“The more scientists investigate the microbes living inside us, the more they learn about the surprising impact of these tiny organisms on how we look, act, think, and feel”, starts a new article on gut microbiota featured in National Geographic Magazine (January 2020) that looks over the key functions these essential microorganisms have for human health through our lives.

Although this pioneer science magazine has tackled gut microbiota advances before, in this new article, Robin Marantz Hening talks about the latest results and studies focusing on life stages, since we are born and gut microbiota starts colonizing our digestive tract, until the old age, when gut microbiota diversity inevitably decreases.

Especially, the article tackles the issue of how the way we are born can influence our health later on life, for instance, our probability to develop food allergies or asthma, providing the latest research on the subject. Also, talks about the gut-brain axis, and how microbes can influence our brain and vice versa, for instance, in some mental disorders, such as anxiety and even autism.

The publication contains some amazing photographs of Martin Oeggerli taken with an electron microscope 

Gut microbiota is relatively stable after it is set during the first three or four years of life. Only really relevant changes, such as a dramatic change of diet -for instance, becoming a vegetarian or adopting Western diet-, or taking several courses of antibiotics, can radically change it.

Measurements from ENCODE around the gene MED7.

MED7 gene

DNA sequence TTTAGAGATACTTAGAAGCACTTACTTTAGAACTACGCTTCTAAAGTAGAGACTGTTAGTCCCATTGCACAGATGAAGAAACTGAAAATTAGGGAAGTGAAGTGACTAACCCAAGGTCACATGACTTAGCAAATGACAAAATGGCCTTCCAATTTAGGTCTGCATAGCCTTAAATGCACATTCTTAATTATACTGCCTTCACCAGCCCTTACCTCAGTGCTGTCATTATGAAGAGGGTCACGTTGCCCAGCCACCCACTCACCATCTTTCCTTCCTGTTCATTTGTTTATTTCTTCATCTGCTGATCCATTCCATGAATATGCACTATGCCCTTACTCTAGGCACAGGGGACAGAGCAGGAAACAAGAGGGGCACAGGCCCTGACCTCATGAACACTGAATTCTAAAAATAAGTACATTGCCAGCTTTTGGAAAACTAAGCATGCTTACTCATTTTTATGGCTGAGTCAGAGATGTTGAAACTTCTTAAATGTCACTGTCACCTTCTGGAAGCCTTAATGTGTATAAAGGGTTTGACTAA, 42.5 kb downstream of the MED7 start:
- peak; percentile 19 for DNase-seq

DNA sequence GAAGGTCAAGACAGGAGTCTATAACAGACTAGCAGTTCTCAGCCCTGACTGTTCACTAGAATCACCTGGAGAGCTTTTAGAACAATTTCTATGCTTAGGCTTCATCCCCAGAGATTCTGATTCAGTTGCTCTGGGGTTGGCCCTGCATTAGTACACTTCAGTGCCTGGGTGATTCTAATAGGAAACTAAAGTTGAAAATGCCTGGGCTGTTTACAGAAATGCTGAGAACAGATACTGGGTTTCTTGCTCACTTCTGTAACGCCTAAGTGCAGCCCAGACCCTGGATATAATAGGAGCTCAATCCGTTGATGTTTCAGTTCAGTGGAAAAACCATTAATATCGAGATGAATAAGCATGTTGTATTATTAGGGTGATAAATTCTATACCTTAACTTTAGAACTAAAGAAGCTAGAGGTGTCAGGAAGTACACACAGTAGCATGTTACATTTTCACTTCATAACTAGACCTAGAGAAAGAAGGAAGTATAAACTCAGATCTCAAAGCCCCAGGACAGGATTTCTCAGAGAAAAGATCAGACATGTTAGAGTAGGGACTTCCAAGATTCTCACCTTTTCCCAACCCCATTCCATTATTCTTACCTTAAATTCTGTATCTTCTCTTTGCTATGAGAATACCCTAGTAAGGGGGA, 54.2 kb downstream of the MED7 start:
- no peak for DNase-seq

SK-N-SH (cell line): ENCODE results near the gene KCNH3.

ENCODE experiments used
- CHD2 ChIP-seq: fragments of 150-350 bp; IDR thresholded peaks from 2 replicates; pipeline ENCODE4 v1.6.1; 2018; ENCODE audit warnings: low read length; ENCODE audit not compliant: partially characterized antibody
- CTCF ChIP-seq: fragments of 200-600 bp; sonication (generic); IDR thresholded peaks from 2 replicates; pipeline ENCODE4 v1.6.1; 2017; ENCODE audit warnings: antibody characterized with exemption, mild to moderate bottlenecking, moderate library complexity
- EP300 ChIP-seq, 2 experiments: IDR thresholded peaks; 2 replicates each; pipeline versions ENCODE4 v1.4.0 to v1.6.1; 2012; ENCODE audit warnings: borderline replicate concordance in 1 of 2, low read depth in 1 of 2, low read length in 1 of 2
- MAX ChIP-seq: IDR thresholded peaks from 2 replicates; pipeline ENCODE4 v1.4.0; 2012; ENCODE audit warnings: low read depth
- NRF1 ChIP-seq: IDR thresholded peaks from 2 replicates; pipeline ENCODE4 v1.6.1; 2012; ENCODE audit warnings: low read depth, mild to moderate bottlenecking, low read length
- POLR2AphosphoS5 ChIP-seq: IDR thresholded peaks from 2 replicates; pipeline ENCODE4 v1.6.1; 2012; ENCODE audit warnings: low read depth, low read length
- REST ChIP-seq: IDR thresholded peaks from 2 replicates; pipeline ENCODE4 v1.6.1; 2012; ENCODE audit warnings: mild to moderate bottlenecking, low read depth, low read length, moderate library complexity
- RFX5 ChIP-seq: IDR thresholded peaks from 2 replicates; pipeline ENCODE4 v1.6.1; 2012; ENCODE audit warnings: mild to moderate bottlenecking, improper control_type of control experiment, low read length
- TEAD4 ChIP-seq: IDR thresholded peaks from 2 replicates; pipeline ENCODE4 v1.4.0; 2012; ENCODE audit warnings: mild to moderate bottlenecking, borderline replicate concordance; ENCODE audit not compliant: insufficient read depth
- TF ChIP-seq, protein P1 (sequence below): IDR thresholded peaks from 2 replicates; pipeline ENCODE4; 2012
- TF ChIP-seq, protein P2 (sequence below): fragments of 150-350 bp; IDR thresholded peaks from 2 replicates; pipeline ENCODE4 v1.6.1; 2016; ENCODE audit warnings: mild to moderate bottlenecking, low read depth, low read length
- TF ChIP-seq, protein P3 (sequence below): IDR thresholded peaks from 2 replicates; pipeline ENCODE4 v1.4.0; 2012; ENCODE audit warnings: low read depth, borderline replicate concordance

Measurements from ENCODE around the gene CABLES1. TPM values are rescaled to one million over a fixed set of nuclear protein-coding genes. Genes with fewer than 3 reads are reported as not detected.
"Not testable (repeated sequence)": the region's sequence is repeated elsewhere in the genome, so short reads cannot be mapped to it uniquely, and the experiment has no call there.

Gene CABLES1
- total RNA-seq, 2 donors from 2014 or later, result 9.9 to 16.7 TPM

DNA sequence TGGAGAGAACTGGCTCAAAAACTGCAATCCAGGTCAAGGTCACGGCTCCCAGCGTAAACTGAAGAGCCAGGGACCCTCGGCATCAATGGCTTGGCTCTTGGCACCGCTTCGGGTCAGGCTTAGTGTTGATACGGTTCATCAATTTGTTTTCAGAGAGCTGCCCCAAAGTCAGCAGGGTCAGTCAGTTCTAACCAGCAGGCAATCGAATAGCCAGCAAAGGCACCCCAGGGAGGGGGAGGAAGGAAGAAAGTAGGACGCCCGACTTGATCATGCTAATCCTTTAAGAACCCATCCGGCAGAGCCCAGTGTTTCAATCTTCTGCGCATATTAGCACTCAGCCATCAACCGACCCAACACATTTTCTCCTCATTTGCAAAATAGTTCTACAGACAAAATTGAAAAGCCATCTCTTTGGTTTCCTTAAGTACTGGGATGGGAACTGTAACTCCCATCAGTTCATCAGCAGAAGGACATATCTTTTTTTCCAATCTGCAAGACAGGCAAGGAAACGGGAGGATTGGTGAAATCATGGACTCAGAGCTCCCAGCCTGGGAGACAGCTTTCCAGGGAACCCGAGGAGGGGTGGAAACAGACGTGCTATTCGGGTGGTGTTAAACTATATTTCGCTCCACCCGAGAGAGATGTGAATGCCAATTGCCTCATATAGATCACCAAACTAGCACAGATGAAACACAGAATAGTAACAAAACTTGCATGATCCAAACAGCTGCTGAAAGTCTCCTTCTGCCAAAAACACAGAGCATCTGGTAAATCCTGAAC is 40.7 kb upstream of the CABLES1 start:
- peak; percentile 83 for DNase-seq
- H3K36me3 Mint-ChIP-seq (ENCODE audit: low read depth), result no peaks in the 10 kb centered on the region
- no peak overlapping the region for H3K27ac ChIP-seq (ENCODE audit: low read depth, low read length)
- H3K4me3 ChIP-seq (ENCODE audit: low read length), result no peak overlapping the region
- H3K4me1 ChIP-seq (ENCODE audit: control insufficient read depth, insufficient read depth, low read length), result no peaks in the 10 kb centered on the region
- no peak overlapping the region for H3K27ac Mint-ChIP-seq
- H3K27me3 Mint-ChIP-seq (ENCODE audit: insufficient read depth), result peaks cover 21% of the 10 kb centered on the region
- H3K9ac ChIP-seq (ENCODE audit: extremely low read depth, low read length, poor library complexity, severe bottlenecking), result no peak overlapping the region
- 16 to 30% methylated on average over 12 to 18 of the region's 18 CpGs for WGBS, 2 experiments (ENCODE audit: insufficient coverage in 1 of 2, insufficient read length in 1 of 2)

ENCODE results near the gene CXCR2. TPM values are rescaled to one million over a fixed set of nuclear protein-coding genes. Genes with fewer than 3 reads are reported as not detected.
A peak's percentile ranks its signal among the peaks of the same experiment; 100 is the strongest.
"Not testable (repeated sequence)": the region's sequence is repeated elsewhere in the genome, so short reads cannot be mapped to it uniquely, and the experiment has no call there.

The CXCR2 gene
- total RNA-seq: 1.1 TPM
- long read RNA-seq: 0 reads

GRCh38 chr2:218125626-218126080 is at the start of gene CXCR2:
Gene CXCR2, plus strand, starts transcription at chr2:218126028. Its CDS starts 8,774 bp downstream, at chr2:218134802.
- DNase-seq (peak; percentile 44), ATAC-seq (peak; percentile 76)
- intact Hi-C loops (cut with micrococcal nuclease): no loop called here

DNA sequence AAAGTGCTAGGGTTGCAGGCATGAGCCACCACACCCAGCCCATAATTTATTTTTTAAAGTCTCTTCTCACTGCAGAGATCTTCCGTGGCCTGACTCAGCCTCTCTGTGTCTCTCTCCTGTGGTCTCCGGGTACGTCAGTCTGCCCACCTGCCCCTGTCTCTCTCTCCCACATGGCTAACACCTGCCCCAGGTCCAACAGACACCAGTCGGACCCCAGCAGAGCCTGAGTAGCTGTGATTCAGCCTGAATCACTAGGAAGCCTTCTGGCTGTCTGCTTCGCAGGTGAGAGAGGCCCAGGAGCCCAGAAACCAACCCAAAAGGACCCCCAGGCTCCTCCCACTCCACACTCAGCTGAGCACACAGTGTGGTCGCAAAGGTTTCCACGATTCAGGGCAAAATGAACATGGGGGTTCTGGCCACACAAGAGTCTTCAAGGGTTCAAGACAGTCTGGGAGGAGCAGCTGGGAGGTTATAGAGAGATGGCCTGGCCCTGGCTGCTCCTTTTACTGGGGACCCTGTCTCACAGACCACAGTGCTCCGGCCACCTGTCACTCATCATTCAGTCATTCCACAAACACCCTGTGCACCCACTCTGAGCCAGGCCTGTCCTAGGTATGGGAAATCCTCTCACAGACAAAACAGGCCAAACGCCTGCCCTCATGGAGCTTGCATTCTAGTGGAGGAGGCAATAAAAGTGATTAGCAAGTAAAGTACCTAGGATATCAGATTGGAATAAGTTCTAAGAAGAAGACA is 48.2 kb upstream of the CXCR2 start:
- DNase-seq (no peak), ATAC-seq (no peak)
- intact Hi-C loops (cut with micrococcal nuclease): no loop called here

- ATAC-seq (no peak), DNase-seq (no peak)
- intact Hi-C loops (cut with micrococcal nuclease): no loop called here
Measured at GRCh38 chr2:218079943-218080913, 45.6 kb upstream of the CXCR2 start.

But and although it may seem a paradox the evolution of the microbiome over the course of time is also predictable. So much predictable that you could tell the age of a person looking at their gut microorganisms.

Not only gut microbiota influences our health, but also recent studies link it to our personality. In this sense, Marant Hening recalls in the article a research published last year that showed that “something supposedly as innate as a child’s temperament might be related to whether the bacteria in an infant’s gut are predominantly from one genus: the more Bifidobacterium bugs, the sunnier the baby”.

The feature is Illustrated with amazing photographs by Martin Oeggerli. Electron microscopy reveals a fascinating universe of microorganisms. He has tainted the picture with false colors to flaunt the diversity and beauty of bacteria; if you did not know they were microorganisms, you would bet some of the living creatures in the pictures belong to beautiful coral ecosystems. Even Oeggerli managed to catch Streptococcus pneumoniae dividing.

The article, originally published in the 2020 January issue of National Geographic, can be read online on their website.